Existence and Existents

Existence and Existents

Emmanuel Levinas $20.00

Published in 2001 | 140 pages | paper | ISBN: 978-0-8207-0319-0

Book Information:

As Emmanuel Levinas states in the preface to Existence and Existents, “this study is a preparatory one. It examines . . . the problem of the Good, time, and the relationship with the other [person] as a movement toward the Good.” First published in 1947, and written mostly during Levinas's imprisonment during World War II, this work provides the first sketch of his mature thought⎯later developed fully in Totality and Infinity and Otherwise than Being, or Beyond Essence. This new edition marks the first time this important work has been made available in an inexpensive paperback edition. Levinas's project in Existence and Existents is to move from anonymous existence to the emergence of subjectivity; to subjectivity's practice, theory and morality; to its encounter with the alterity of the other person. He is concerned here primarily with the time of the solitary subject; time is the inner structure of subjectivity, of the movement of existing. “Levinas's work,” says Alphonso Lingis, “contains not only wholly new analyses of the forms of time⎯of the present, the past, the future⎯but also a new conception of the work of time.” Beginning with Existence and Existents, then, it is possible to begin tracing the progressive “alterization” of time as it unfolds across the development of Levinas's entire philosophy. As a “preparatory” study, Existence and Existents introduces the major themes and concerns that occupied Levinas throughout his career. This is essential reading for understanding both Levinas's own philosophy and the developments in philosophical thought in the twentieth century.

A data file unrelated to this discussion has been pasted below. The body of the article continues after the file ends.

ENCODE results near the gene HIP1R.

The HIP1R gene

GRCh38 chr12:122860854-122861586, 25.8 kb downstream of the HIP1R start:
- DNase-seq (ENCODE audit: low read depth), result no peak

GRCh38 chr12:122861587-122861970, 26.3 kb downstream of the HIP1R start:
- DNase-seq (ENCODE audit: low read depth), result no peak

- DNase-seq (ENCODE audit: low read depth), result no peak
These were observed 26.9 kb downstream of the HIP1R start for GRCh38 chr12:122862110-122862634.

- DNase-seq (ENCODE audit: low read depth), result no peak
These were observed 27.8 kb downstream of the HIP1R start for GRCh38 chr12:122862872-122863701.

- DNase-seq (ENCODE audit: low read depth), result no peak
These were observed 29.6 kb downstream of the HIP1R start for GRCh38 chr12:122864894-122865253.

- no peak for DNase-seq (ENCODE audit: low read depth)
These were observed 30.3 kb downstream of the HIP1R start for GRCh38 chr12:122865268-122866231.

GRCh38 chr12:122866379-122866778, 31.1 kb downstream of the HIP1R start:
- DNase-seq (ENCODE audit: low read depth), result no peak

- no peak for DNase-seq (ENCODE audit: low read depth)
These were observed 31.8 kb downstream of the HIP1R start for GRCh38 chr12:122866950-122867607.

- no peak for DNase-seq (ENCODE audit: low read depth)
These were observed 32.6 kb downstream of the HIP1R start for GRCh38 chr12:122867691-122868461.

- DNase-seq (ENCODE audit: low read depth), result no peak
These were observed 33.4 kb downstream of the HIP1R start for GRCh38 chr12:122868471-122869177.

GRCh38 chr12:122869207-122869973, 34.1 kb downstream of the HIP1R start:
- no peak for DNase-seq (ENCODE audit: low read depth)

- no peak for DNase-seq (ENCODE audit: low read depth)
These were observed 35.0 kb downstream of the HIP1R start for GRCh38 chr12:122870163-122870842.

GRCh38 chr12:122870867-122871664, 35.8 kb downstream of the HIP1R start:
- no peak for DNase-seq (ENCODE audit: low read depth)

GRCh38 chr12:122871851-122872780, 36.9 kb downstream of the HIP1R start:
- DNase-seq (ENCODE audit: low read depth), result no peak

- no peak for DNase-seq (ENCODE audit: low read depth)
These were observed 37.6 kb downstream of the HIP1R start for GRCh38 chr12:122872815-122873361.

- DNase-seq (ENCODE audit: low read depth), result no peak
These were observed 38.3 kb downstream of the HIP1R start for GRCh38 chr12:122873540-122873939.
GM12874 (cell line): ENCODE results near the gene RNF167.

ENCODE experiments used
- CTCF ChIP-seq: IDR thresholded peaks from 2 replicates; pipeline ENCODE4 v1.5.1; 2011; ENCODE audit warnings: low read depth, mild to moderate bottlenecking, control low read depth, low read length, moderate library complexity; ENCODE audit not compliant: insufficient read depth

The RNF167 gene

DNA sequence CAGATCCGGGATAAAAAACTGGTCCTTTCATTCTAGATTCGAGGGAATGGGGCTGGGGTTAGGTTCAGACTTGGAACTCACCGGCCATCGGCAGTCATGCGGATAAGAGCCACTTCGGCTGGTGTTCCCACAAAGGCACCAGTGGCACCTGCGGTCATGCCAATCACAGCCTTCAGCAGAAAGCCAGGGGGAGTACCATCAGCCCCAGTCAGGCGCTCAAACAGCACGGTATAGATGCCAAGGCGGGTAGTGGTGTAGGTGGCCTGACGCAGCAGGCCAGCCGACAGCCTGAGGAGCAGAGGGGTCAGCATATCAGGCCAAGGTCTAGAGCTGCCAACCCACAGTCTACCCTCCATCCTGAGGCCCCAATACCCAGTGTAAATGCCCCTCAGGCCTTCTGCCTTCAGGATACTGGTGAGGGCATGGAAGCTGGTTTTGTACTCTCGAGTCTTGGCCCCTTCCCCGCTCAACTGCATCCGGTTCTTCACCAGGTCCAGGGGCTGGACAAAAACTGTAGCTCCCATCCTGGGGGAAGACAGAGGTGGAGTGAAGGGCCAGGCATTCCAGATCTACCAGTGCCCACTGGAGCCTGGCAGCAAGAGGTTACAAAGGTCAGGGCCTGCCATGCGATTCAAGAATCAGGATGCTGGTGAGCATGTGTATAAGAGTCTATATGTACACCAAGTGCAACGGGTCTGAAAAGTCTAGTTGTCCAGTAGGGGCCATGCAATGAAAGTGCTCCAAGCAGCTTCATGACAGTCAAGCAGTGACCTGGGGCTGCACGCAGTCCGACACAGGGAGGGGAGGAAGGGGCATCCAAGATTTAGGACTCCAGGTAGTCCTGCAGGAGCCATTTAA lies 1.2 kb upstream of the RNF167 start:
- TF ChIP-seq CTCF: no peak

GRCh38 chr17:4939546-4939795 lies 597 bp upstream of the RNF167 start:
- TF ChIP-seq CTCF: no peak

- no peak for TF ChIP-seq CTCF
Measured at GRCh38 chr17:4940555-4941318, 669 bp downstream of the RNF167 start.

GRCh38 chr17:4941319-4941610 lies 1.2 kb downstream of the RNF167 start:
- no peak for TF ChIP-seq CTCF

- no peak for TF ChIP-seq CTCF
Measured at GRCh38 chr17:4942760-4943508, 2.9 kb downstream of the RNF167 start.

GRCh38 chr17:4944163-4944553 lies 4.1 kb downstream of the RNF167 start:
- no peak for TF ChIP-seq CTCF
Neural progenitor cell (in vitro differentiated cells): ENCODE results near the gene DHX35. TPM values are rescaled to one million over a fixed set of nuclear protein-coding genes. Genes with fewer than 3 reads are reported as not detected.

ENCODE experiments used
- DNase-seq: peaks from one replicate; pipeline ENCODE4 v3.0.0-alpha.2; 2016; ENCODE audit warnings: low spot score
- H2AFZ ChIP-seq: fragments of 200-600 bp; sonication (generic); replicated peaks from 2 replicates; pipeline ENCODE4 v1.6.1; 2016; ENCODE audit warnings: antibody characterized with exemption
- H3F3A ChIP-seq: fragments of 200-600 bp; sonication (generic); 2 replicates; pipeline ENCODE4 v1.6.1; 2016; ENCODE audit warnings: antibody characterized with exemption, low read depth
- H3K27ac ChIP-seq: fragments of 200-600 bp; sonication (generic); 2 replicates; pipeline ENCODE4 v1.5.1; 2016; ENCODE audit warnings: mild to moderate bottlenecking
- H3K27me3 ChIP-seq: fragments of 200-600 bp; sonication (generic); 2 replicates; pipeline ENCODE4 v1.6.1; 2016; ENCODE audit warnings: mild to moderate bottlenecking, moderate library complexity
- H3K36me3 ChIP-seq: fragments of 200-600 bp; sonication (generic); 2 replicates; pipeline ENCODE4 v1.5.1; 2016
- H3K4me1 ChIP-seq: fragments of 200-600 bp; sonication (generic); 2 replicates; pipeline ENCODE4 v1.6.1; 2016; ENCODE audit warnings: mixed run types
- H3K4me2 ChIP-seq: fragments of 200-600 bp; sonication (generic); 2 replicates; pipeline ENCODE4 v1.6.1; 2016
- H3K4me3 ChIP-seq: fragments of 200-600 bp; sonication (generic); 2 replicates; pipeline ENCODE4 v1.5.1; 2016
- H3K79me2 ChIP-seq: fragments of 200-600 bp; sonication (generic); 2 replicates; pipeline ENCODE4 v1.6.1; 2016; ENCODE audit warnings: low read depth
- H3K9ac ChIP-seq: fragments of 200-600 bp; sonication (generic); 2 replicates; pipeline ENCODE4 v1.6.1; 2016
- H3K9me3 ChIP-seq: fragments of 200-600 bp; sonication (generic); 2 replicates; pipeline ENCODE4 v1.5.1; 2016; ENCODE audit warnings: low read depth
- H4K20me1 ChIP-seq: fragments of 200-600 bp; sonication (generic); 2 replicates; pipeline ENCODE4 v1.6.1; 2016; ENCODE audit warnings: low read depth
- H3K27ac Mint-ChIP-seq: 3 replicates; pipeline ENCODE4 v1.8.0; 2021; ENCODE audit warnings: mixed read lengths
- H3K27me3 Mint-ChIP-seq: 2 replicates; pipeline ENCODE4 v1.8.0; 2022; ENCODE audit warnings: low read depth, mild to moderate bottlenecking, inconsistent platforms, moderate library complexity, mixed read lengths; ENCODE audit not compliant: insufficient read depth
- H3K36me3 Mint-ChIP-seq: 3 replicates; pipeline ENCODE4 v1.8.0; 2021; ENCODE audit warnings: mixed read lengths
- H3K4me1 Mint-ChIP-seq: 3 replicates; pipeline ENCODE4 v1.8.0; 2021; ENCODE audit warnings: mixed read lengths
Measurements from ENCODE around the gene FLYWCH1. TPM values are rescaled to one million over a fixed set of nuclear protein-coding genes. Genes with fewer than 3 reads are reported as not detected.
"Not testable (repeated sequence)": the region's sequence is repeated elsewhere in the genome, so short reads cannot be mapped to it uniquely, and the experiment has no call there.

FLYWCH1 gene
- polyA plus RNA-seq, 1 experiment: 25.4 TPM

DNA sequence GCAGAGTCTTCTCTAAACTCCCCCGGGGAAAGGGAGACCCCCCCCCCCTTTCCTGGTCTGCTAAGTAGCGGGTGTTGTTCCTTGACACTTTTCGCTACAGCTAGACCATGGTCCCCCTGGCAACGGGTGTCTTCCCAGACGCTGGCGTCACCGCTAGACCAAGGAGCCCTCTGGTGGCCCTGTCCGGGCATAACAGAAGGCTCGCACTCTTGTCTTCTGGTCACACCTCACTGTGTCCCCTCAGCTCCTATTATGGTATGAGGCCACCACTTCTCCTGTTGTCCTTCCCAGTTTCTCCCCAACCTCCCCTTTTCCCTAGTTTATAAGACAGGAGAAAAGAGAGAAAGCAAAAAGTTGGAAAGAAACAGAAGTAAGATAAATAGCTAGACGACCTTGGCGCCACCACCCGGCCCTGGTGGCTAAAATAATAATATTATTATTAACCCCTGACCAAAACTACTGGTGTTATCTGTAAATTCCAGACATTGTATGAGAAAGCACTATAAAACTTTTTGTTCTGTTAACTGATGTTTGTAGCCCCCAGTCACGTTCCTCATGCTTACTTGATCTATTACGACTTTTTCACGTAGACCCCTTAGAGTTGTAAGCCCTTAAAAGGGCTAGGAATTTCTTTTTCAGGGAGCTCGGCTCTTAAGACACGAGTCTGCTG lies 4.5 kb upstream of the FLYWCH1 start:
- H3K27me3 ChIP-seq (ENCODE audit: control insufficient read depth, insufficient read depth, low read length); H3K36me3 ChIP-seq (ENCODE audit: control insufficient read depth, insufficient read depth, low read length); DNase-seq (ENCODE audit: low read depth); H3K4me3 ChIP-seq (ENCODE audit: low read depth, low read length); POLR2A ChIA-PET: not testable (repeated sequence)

Author Information:

EMMANUEL LEVINAS, a major voice in twentieth century philosophical thought, died in late 1995. After studying under Edmund Husserl and Martin Heidegger in the late 1920s, Levinas went on to develop a philosophical system that placed ethics at its center. His writings have influenced several generations of French philosophers, including Jacques Derrida, and have won him an admiring audience among theologians.

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